I wanted to give a brief introduction to the newsletter’s Unheard Labor section. I’ve written on the intersection of music and labor in this newsletter but I wanted to give this a more formal section. This certainly won’t appear every week but it’ll return on a semi-frequent basis.
Pitchfork, where I published my first piece of music criticism, is still waiting on volunteer recognition by its corporate owner Conde Nast, which is owned by Advance Publications, which is owned by Donald Newhouse, who is apparently worth over $12 billion. That’s only enough money to buy every independent record label a few times over!
The other bit of music union news is that the Brooklyn Academy of Music is currently attempting to organize with United Auto Workers Local 2110, which includes the New Museum, the Tenement Museum, and the Museum of Modern Art. Bloomberg Law reported on a bit of tension between the UAW and the International Alliance of Theatrical Stage Employees over worker representation. Hopefully the workers will be able to form their desired bargaining units, as NYC cultural institutions continue to see power through organizing.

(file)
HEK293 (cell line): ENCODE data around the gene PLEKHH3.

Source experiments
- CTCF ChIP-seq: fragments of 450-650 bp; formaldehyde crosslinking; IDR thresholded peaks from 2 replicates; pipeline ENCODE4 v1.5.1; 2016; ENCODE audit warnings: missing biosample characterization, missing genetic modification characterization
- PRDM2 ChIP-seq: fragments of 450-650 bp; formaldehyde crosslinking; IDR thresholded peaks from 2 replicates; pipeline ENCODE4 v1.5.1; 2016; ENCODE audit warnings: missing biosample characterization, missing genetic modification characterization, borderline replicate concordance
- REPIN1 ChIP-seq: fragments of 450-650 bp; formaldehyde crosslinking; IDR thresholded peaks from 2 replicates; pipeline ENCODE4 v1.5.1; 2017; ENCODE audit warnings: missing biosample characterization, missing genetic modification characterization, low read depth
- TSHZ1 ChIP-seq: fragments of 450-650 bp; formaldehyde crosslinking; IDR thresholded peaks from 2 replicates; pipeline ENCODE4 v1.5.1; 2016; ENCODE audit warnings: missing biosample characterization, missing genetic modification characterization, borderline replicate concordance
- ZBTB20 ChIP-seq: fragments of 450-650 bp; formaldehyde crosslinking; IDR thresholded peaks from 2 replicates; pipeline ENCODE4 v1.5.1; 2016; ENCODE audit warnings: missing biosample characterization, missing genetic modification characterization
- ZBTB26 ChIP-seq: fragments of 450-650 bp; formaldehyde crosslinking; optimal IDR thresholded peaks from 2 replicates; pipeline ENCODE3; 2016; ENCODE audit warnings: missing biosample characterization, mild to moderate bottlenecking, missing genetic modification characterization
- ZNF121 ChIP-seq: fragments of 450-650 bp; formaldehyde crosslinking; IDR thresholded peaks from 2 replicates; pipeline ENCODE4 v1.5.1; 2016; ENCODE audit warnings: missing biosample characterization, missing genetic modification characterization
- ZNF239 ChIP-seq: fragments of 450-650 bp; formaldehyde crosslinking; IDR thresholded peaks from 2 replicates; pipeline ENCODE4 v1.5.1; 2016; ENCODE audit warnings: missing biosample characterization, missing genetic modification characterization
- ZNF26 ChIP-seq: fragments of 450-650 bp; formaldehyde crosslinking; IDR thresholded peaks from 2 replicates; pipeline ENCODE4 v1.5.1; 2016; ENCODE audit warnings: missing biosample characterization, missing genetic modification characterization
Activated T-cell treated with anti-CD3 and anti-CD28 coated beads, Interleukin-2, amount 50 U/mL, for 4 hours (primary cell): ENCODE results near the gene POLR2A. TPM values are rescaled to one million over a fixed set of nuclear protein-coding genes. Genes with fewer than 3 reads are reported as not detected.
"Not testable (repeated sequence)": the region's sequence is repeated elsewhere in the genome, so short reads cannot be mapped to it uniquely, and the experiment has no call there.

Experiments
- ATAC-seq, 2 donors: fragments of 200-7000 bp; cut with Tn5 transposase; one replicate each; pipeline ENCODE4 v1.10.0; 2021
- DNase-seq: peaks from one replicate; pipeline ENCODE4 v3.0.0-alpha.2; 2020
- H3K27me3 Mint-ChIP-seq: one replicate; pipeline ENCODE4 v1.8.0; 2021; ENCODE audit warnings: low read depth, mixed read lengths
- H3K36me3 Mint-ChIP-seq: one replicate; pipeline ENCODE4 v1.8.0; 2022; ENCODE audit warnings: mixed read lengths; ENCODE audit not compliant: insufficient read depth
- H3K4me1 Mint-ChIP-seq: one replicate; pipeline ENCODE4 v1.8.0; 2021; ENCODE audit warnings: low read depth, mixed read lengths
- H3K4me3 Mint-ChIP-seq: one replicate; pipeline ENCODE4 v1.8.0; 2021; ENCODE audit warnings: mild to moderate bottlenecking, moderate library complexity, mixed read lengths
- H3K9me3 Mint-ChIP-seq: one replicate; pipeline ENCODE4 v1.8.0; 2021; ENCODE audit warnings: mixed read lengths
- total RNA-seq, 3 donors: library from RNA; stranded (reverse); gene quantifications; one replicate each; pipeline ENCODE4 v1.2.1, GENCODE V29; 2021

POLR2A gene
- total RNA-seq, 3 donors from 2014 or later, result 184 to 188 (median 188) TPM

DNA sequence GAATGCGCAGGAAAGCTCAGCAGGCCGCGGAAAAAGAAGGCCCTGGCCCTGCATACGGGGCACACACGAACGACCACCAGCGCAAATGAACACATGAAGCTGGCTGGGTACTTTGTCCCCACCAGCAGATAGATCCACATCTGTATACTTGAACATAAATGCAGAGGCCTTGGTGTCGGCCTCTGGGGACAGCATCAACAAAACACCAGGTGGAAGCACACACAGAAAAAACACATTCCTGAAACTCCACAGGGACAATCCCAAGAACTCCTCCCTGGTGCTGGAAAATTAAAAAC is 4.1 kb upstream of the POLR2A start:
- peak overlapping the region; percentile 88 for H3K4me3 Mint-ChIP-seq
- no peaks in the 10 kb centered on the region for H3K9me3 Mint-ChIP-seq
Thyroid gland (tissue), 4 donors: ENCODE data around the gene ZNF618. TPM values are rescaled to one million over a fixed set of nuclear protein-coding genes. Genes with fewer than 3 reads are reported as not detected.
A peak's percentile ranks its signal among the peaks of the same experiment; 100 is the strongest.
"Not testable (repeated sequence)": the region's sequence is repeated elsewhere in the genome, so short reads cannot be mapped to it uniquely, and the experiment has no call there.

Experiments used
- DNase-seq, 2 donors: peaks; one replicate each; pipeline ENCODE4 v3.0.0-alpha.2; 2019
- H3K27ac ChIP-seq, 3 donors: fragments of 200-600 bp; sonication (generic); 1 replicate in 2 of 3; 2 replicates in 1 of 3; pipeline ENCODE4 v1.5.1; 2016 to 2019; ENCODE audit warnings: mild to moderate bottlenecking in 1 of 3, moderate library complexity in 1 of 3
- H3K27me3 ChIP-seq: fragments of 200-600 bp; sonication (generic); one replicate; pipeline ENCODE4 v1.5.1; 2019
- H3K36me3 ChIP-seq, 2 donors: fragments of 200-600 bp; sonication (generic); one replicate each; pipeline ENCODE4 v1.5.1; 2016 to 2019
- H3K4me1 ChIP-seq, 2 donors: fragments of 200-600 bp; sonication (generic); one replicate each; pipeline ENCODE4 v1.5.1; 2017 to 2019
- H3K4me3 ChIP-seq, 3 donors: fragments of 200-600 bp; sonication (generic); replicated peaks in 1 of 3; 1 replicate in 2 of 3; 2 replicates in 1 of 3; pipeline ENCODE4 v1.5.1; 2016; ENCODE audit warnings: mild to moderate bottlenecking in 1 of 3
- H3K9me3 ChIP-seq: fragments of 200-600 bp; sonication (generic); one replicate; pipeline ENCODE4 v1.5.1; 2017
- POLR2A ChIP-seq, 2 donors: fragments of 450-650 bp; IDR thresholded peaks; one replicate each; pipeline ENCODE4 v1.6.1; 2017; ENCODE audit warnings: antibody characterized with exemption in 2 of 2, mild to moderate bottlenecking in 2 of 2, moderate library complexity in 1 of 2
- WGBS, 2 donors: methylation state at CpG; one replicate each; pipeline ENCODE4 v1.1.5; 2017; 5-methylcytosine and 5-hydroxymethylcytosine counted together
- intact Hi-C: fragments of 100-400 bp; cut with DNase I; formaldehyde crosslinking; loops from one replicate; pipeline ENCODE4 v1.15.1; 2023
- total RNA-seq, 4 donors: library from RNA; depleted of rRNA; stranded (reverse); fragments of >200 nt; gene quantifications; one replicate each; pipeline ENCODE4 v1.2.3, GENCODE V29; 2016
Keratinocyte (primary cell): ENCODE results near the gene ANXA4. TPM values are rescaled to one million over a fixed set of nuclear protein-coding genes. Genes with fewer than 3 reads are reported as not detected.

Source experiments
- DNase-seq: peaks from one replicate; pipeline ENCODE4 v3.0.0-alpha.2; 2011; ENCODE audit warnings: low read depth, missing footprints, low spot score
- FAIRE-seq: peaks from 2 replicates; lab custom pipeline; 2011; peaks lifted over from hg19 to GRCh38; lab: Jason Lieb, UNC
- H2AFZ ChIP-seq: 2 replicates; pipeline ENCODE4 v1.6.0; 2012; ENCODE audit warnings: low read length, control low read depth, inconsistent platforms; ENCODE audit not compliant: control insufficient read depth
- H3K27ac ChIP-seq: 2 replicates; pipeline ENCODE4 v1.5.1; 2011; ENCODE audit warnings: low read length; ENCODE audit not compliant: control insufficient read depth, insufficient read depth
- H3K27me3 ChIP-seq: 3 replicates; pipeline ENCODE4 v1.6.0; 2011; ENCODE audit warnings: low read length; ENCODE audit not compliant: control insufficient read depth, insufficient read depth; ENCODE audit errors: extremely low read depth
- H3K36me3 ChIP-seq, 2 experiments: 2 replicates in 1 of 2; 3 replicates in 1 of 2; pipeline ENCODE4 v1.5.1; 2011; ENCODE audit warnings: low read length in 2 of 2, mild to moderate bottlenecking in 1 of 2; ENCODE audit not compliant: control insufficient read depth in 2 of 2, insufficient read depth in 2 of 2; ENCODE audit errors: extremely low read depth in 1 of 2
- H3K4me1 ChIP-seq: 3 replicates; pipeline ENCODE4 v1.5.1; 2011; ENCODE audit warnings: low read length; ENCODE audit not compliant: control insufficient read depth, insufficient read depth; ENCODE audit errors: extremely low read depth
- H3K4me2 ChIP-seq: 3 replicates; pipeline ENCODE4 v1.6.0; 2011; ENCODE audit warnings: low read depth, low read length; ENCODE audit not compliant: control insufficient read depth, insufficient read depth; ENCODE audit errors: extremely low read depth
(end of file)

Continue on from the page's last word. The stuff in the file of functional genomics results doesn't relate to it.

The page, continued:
Last thing! Elias Leight wrote an interesting piece for Rolling Stone about a sudden rise in musician activism within the context of labor and the void left by a strong voice for traditional organized labor within music.
6 Links 2 Read
It Goes On - Components
Last month, Liz Pelly, along with the analyst Andrew Thompson, did a little deep dive into a lot of hype around whether popular music is really changing due to streaming. Their results are a little bit yes, no, and who really knows. However, since this is Liz, her deeper critique of how we arrived at such proclamations and the issue of putting so much weight into these media narratives is worth a read.
Read this story and replace the word “TikTok” with MTV, Vine, or YouTube, and we’re seeing the same story of labels wanting more money, platforms saying no, and artists being forgotten in the middle.
Ingham does a solid job in identifying all the ways major labels are stretching into the “new” frontier of the music business, which is already starting to look like the old one.
I covered this story on Patreon, but I do want to harp on the fact that subscribers, as a singular metric without any other context, doesn’t mean as much as people would like to imagine.
Just another infrequent update on my obsession with Loot Boxes (the unregulated gambling that feeds money into many video games) and its slow-moving collision into government legislation.
Holly Herndon is certainly one of the best contemporary musicians who think not only about music but also about technology and who’s pushing for more nuanced ways to approach the complicated questions within these spaces.